In Boxing the team's official training camp was at the Nakuru Amateur Boxing Club. The team lacked training equipment like skipping ropes and stop watches. Their sparring partners had no training gear which was not ideal. The boxers and officials were not paid their local allowances.
Kenya took one judoka Levy Kiplangat Sang for the men's middleweight category (90kg) at the Games.
"Mr Sang, was eliminated in the first round for committing fouls. His basic fouls seem like he was not conversant with the latest Judo rules," reads the report.
The probe team noted that there are two federations running the sport, Kenya Judo Association which is recognised by International Judo Federation and Kenya Judo Federation, which is silently supported by National Olympic Committee Kenya.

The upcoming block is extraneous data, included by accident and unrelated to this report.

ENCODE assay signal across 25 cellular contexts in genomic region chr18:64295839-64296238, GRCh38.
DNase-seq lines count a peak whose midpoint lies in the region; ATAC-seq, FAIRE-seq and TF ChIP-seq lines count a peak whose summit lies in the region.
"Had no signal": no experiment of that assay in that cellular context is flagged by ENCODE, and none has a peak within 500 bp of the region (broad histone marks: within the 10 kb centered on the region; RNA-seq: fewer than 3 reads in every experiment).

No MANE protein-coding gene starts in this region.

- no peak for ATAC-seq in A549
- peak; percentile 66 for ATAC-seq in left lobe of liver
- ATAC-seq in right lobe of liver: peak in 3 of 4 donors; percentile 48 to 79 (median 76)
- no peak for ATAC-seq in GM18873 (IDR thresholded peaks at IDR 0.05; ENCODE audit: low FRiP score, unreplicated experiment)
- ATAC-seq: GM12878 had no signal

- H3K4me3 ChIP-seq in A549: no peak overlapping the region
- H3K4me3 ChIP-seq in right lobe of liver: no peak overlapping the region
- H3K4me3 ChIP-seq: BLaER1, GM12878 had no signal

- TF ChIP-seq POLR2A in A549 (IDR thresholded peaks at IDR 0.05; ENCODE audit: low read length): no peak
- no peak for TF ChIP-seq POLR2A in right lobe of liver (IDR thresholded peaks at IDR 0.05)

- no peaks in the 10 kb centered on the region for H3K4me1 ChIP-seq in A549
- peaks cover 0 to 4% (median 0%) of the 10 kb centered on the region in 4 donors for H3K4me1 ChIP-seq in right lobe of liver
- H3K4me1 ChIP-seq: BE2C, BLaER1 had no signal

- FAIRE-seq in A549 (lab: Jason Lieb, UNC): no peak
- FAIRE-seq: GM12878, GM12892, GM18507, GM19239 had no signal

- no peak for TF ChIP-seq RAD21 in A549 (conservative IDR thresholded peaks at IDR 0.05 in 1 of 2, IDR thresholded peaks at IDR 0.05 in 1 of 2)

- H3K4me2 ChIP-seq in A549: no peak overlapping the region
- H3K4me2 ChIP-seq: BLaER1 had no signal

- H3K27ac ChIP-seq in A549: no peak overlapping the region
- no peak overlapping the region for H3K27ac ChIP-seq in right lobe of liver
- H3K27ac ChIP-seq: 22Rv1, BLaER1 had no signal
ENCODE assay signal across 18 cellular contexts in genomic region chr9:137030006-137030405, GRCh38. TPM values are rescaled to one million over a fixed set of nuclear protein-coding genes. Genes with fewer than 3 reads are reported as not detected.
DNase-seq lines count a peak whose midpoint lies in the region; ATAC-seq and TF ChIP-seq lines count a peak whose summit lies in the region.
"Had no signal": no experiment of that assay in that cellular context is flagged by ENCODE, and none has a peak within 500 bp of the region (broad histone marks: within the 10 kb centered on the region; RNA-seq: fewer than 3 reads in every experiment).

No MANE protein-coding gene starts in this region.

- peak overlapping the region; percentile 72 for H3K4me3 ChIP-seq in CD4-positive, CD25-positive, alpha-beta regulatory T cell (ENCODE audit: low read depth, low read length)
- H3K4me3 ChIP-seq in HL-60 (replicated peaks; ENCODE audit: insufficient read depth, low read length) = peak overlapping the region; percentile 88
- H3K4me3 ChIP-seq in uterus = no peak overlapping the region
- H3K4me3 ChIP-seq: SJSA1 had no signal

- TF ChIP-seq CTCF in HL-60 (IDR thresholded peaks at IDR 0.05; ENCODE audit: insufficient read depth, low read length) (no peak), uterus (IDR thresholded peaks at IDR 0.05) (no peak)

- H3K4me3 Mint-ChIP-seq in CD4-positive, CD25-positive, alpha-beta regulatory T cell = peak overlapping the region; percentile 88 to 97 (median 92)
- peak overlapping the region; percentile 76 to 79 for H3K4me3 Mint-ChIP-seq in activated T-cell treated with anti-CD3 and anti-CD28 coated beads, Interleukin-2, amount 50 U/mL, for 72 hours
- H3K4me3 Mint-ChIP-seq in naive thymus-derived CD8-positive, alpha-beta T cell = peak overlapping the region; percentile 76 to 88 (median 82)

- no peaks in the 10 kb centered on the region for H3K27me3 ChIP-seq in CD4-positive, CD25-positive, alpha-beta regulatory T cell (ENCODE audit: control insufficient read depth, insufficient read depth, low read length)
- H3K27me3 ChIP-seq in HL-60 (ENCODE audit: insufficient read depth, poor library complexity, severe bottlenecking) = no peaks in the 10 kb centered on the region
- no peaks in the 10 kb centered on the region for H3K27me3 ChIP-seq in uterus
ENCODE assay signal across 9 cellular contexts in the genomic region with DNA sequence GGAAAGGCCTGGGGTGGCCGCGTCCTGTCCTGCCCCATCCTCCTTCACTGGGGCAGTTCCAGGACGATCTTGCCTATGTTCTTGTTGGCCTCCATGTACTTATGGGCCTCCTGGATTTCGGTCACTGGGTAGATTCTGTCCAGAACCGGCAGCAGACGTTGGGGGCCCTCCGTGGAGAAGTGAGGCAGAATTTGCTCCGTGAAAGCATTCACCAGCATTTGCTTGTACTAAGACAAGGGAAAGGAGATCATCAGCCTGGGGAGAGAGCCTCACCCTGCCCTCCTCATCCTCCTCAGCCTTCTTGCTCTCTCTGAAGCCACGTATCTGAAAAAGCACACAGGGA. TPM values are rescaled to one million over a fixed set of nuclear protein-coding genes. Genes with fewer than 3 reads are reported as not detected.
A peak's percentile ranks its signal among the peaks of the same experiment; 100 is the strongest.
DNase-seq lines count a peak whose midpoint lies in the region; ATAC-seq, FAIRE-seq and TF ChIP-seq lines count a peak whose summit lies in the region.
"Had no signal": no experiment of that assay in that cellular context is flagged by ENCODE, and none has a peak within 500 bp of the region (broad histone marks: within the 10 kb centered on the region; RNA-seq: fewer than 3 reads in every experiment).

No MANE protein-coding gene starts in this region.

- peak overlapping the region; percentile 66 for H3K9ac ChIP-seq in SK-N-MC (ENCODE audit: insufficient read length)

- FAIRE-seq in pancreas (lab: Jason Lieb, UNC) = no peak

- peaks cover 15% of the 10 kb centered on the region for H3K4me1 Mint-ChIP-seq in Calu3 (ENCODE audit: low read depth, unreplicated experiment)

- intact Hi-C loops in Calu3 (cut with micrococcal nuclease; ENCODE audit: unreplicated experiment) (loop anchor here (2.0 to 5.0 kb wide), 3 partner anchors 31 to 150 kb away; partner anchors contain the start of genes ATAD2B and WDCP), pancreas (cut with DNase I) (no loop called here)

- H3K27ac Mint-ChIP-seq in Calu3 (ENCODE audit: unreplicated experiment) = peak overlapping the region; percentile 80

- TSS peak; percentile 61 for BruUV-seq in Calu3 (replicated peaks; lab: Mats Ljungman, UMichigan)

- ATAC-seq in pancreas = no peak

"Kenya Judo Association believed Samson Wambi, who had gone through the qualifying rounds in Kenya and Tunisia, would have been a better choice but was short changed.
Kenya Judo Association boss Shadrack Maluki wrote a protest letter to the International Judo Federation,' the probe team heard.
Both rugby teams held their training camp in Nandi Hills at the Nandi Bear Golf Club.
The club had no gym, it took the Kenya Rugby Union three days to ferry the gym equipment from Nairobi.
The club did not have enough accommodation for both teams and therefore the women were accommodated at Nandi Blues Hotel, some few kilometres away.
The strength and conditioning coach, Mr. Geoffrey Kimani, was not at the camp and so the players had to make do with whatever they knew.
Mr. Kimani only joined the team as they were traveling to Rio, and that point he could not do much to raise the team's strength and conditioning levels that late. The rugby team also had no nutritionist at the camp.